How Murray Saved Christmas Doc Holiday Voice; Television film
2014–2017 The Tom and Jerry Show Rick (voice) Recurring role (season 1–2) [62]
2015 Big Time in Hollywood, FL Himself Episode: "The Hand That Feeds"
Penn Zero: Part-Time Hero Coach Wallace Voice, episode: "Ultrahyperball" [62]
Drunk History William "Boss" Tweed Episode: "Journalism"
League of Legends with Videogamedunkey Himself Episode: "Brucer Zin Zow"
2015–2016 The Grinder Cliff Bemis 4 episodes
TripTank Various voices 6 episodes [62]
2016 The Mark Lembeck Technique Mark Lembeck Pilot
2017 Animals. Algae Voice, episode: "Rats" [62]
The Simpsons Bourbon Verlander Voice; episode: "The Caper Chase"
Hit the Road Ken Swallow Main role; also co-creator, writer and executive producer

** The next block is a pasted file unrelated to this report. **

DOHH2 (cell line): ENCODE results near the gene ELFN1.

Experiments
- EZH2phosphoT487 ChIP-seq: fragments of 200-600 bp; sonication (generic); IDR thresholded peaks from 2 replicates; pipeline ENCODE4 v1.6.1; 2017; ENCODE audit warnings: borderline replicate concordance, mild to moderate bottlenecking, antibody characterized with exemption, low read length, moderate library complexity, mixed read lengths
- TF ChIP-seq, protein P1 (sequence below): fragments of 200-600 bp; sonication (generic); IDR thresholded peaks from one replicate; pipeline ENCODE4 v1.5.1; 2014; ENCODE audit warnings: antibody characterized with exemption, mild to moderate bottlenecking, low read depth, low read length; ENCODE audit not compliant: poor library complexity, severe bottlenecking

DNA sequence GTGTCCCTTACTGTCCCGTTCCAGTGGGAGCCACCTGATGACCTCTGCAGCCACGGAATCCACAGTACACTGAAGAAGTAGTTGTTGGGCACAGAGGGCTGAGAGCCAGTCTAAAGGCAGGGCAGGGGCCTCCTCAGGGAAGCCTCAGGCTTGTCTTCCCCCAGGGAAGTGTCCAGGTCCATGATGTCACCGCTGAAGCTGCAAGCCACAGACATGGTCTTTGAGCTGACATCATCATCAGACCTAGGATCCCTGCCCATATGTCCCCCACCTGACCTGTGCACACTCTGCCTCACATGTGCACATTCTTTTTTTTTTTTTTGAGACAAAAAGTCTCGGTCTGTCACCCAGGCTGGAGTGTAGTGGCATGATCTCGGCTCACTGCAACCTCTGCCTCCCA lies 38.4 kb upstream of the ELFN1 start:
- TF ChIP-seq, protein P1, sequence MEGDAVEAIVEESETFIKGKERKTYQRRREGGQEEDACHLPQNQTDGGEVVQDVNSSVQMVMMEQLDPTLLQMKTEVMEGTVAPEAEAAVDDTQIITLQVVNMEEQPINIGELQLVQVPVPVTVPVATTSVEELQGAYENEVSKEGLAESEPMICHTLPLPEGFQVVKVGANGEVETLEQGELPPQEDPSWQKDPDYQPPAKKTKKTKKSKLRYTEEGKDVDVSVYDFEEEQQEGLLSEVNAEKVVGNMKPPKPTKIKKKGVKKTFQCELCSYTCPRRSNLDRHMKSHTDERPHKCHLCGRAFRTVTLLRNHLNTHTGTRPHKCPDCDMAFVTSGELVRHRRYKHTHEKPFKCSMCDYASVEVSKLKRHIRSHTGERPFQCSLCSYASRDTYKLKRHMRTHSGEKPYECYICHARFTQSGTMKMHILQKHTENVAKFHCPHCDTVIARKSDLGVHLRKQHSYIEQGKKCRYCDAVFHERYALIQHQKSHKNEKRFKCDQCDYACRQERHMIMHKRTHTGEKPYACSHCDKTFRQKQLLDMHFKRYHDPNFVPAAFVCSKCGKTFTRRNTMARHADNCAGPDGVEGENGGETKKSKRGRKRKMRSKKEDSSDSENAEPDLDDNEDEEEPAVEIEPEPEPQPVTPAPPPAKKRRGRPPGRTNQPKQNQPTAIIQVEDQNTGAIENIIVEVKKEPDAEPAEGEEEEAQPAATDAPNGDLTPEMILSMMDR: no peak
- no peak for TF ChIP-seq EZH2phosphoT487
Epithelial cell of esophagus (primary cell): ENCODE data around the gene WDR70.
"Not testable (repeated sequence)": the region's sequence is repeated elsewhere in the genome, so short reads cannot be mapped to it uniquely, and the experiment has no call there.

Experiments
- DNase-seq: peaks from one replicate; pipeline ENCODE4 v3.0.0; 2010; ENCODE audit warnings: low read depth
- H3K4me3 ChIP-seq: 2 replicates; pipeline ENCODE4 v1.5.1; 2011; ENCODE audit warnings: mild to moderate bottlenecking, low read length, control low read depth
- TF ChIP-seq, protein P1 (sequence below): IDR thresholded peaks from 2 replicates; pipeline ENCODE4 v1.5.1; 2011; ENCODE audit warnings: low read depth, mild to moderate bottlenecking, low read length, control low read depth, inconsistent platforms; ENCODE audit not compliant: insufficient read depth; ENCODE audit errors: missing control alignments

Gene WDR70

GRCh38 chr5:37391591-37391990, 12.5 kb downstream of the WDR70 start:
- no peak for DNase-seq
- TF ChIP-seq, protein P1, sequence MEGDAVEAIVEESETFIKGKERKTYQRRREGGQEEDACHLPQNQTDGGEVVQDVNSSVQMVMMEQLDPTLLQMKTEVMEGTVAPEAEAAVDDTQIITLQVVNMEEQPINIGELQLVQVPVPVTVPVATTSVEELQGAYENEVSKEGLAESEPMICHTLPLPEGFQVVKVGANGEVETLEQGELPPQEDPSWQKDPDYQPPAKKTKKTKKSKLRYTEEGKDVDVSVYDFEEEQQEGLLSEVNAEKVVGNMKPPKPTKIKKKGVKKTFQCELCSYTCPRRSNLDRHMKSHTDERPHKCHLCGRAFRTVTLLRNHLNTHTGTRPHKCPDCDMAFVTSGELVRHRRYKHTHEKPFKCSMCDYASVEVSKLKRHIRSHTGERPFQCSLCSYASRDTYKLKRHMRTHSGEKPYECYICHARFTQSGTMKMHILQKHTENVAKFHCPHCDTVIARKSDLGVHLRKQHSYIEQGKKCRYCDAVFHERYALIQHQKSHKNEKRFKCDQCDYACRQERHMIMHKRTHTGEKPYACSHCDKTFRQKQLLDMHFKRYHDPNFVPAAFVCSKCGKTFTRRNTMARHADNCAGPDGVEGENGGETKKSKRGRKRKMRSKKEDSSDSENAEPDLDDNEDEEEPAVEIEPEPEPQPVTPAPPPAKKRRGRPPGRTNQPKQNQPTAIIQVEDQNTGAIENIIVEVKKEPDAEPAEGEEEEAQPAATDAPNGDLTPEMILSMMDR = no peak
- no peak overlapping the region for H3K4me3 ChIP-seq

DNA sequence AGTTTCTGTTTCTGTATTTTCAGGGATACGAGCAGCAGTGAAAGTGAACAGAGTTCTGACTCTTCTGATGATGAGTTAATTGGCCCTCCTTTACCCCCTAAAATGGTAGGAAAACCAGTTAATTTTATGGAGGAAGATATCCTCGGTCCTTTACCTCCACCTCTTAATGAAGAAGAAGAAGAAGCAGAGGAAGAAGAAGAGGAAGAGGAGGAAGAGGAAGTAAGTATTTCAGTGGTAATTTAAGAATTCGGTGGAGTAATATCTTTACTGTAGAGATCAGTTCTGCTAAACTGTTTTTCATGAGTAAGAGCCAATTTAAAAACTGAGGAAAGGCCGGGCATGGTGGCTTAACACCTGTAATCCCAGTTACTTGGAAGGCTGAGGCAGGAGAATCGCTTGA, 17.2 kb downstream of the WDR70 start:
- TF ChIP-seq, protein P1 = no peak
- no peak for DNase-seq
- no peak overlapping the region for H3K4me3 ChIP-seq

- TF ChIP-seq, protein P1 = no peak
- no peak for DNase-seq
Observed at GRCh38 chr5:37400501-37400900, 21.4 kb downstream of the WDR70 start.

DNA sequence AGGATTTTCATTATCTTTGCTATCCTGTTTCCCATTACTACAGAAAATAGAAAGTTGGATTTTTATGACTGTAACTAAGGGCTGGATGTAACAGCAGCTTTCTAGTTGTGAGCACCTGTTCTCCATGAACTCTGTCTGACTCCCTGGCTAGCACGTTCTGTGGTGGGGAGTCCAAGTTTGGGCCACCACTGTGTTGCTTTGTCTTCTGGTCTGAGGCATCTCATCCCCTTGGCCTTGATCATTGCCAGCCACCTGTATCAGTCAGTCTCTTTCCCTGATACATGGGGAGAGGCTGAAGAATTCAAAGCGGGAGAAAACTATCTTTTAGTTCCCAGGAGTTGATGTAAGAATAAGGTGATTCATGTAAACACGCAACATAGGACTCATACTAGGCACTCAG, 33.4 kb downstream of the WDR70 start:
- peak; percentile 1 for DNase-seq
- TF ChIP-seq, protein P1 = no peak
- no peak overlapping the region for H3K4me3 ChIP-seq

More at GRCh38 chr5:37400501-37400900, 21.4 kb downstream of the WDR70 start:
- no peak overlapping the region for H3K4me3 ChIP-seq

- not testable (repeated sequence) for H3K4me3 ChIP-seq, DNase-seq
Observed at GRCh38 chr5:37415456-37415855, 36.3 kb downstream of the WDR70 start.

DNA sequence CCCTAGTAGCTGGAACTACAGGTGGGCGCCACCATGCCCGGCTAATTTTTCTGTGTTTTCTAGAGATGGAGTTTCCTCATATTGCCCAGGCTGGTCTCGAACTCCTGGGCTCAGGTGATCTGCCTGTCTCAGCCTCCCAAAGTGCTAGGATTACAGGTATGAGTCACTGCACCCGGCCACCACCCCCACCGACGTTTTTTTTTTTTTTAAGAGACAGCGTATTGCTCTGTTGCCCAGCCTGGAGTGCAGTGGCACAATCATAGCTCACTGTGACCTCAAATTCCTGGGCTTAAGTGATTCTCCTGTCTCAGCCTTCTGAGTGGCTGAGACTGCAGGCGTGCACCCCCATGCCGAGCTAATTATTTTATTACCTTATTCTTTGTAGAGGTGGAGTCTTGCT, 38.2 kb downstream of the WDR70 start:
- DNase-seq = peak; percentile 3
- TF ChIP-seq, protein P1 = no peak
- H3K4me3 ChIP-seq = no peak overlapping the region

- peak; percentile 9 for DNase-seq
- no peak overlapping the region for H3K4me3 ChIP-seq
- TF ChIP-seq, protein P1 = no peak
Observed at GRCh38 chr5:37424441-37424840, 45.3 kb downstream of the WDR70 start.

2017–2018 Kody Kapow Goji Voice; recurring role
2017, 2019 Robot Chicken Krampus Voice; 2 episodes
2018–2022 Young Sheldon Gene Lundy 5 episodes
2018 Broadway: Beyond the Golden Age Himself Documentary
2018–2019 The Orville Olix 2 episodes
2019 The Bug Diaries Cicada Voice; Episode: "Worm's New Digs"
Richard Lovely Mr. Mouse Voice; Pilot
Pinky Malinky Mayor Hop Voice; recurring role [62]
2019–present Harley Quinn Sy Borgman Voice, 13 episodes [62]
2019–2022 The Marvelous Mrs. Maisel Asher Friedman 4 episodes
2019 Mad About You Himself Episode: "Real Estate for Beginners"
2021 The Conners Pastor Phil 2 episodes
The Problem with Jon Stewart Jeff Bezos Episode: "Working-Class Economy"
2022 Out of Office Television film
Star Trek: Prodigy Doctor Noum Voice; 7 episodes
2023 History of the World, Part II Maurice Cheeks Episode: "VI"